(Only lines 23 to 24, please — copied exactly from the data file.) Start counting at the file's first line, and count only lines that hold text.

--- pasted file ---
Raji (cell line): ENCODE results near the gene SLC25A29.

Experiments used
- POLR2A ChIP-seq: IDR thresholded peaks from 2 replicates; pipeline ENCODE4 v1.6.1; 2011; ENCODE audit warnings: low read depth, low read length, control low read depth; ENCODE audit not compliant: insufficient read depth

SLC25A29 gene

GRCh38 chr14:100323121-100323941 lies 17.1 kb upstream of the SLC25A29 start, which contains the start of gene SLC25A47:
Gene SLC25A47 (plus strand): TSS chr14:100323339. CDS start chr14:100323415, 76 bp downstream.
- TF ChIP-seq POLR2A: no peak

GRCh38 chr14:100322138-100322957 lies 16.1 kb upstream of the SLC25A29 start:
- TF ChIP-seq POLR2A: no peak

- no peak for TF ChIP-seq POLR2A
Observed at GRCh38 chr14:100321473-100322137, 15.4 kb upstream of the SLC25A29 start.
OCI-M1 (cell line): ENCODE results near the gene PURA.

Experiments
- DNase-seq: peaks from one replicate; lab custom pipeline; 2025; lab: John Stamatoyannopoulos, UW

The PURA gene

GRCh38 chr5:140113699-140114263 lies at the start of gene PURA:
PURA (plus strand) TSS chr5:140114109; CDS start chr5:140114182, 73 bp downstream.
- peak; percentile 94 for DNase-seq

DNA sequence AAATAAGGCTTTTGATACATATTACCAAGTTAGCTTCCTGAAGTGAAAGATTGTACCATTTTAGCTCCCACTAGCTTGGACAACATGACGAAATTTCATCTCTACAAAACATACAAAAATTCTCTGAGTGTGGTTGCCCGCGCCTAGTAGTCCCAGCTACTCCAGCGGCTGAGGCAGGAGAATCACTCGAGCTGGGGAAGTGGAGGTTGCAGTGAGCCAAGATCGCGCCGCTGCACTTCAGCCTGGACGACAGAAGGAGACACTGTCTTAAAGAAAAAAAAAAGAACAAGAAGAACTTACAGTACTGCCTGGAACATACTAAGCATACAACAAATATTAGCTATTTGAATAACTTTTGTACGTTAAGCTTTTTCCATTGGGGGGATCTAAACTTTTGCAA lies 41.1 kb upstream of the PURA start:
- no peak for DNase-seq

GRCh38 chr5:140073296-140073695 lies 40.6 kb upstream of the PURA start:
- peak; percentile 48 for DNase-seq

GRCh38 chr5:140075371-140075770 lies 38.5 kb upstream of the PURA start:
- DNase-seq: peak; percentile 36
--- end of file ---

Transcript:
GRCh38 chr5:140075371-140075770 lies 38.5 kb upstream of the PURA start:
- DNase-seq: peak; percentile 36